As I mentioned in the first Tokyo blog post, we were lucky enough to be in Tokyo during their summer Sumo Tournament. This was really a special experience that I thought it deserved some more discussion. Below are some tips and tidbits that are interesting to know if you’re interested in going to a Sumo Tournament while you’re in Japan.

  1. Find out if the Sumo Tournament is in town: Six tournaments are held every year: three in Tokyo (January, May and September) and one each in Osaka (March), Nagoya (July) and Fukuoka (November). Each tournament lasts for 15 days during which each wrestler performs in one match per day except lower ranked wrestlers who perform in fewer matches.
  2. Buy tickets in advance: Tickets are sold for each day of the 15-day tournaments. For those coming from abroad, tickets can be purchased in advance through the official vendor or via buysumotickets.com. Alternatively, they can be purchased at convenience stores or at the stadiums but the tournament seats tend to sell out well in advance so I don’t advise waiting to get to Japan before buying the advance tickets.
  3. Pick the right seats: Three types of seats are available: (1) Ringside seats: Located closest to the ring, ringside seats are most expensive and most difficult to get. Ticket holders sit on cushions on the floor and are exposed to the risk of injury due to wrestlers flying into the spectators. (2) Box seats: The rest of the stadium’s first floor consists of Japanese style box seats, which generally seat four people (although there are a few with higher and lower capacities, as well). Shoes are removed, and spectators sit on cushions. Tickets are sold for entire boxes regardless of whether they are fully occupied or not, i.e. two people using a 4-seat box will still have to purchase all four tickets. Box seats are further classified into A, B and C boxes according to distance to the ring. (3) Balcony seats: On the second floor balcony, there are several rows of Western-style seats. Balcony seats, too, are further classified into A, B and C seats depending on distance to the ring. Furthermore, there is one section (top row of the arena) for exclusive use by holders of same-day tickets. This is the cheapest ticket type and can only be purchased on the day at the stadium.
  4. To get a better view, show up early: Most spectators don’t show up until the top division (Makuuchi) matches start around 4 PM. There aren’t many ticket checkers once you get inside so you can easily sit closer. You may even be able to sit on the first floor until someone comes and kicks you out. If you purchase the same day tickets, most people enter early, place their things on the seats to save them, and then don’t come back until after 4 PM. You get one re-entry into the stadium so if you don’t want to search for seats later like we did, go in early and claim your seats and then come back to them later (after you’ve been kicked out of closer seats :P).
  5. Get up close and personal with the wrestlers: Right outside the stadium there are a number of sumo fans standing along the path the wrestlers take to enter the stadium. The different classes of wrestlers enter at different times during the day and you can get really close to them as they walk by. We saw a couple wrestlers go right by us but we didn’t have our cameras ready.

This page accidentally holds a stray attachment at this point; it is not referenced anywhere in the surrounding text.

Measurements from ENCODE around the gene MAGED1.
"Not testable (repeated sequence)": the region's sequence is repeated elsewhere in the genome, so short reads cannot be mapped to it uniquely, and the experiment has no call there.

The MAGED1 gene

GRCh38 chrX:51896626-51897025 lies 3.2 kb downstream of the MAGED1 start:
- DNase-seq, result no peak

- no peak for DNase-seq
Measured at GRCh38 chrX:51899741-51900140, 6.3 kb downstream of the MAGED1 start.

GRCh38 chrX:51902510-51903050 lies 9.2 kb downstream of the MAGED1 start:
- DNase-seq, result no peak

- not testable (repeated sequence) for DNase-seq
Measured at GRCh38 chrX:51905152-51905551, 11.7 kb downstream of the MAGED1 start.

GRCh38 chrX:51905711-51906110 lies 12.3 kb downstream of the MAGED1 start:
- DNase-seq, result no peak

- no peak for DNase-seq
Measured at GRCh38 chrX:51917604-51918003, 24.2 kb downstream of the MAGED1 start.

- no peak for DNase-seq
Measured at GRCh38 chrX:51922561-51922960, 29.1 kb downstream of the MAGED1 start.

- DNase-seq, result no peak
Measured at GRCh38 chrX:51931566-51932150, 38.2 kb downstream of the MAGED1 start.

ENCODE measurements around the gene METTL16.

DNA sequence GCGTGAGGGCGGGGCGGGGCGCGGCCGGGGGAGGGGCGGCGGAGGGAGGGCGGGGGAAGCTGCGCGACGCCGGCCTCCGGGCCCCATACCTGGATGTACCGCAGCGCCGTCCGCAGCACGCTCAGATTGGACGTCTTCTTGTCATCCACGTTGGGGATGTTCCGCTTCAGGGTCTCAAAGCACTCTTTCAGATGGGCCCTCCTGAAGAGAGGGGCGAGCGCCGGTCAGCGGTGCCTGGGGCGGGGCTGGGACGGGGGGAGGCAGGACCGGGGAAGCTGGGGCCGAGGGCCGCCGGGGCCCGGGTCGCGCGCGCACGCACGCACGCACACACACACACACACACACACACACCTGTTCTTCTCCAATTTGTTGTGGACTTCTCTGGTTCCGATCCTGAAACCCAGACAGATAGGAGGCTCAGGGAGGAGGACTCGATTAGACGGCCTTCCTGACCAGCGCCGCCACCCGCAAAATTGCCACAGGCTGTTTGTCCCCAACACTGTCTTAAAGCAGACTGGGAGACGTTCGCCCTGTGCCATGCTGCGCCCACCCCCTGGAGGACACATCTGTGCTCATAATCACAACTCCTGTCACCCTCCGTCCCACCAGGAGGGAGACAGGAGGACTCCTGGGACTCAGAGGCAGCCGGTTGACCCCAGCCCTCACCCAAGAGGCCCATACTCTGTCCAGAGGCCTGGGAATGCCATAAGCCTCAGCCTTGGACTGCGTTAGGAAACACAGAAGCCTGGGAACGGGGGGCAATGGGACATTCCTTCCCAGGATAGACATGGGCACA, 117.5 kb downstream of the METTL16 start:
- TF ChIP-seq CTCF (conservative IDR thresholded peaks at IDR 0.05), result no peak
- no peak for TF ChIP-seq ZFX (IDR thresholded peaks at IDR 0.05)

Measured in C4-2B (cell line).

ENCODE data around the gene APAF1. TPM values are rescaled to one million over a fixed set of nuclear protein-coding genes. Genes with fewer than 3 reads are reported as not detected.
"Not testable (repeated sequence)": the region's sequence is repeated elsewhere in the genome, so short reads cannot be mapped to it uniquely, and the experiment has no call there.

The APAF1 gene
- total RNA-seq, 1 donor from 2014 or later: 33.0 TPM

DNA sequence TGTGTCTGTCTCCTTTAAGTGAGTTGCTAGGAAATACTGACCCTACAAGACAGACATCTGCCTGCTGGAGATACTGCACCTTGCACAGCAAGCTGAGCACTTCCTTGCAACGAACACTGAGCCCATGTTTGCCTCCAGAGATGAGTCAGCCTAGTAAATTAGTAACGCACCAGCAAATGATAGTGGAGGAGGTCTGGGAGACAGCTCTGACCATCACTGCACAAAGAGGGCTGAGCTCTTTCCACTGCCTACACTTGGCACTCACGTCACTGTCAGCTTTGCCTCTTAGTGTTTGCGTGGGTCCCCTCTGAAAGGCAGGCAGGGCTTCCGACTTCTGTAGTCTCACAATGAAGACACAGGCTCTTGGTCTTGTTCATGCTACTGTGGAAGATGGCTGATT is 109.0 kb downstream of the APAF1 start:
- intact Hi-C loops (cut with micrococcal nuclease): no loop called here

6. Pre-fight rituals: The pre-fight rituals before the actual fighting can be frustrating. The higher ranking the wrestlers the more posturing the wrestlers do before the fight. I’m not exactly sure why they do so many little false starts, rice tossing, and belly pounding but here is an example of one pre-fight routine. These can get a little old as you watch a lot of fights but it is bearable. For the more marquee fights, you’ll see people holding banners enter before the wrestlers. These are sponsors for that specific match and the winner gets a cash reward from those sponsors. The final fights of the day were between yokozunas and they had lots of sponsors. Here’s a clip of my favorite match of the day.
  7. Yokozunas are special: At the pinnacle of the sumo hierarchy stands the yokozuna (grand champion). Unlike wrestlers in lower ranks, a yokozuna cannot be demoted, but he will be expected to retire when his performance begins to worsen. When the Makuuchi division begins, the Yokozunas have a separate special entrance and they are accompanied by two Makuuchi wrestlers. The man that sat next to us during the tournament told us that if yokozunas lose, the spectators on the first floor usually get mad and start throwing their seating mats.
  8. Sumo is currently dominated by Mongolians: The Mongolian yokozuna wrestler Hakuho is the Michael Jordan of Sumo. He recently broke the record for most tournament wins and continued to extend that record during the May 2016 Tokyo Tournament that we saw. This is his match in Tokyo. Other Mongolian yokozunas include Harumafuji and Kakuryū.
  9. Visit a Sumo Stable if the Tournament is not in town: Sumo stables are where the wrestlers live and train together and where all aspects of life, from sleeping and eating to training and free time, are strictly regimented by the stable master. There are about forty stables, all of which are located in the Greater Tokyo Region, especially in Tokyo’s Ryogoku district. However, sumo stables are neither public places nor sightseeing spots. Only a small number of stables accept visits by tourists, and they insist that tourists are accompanied by a person who is fluent in Japanese and closely familiar with the customs of the sumo world.
  • Where: Ryōgoku Kokugikan, Tokyo, Japan
  • Address: Japan, 〒130-0015 Tokyo, 墨田区Yokoami, 1 Chome−3番28号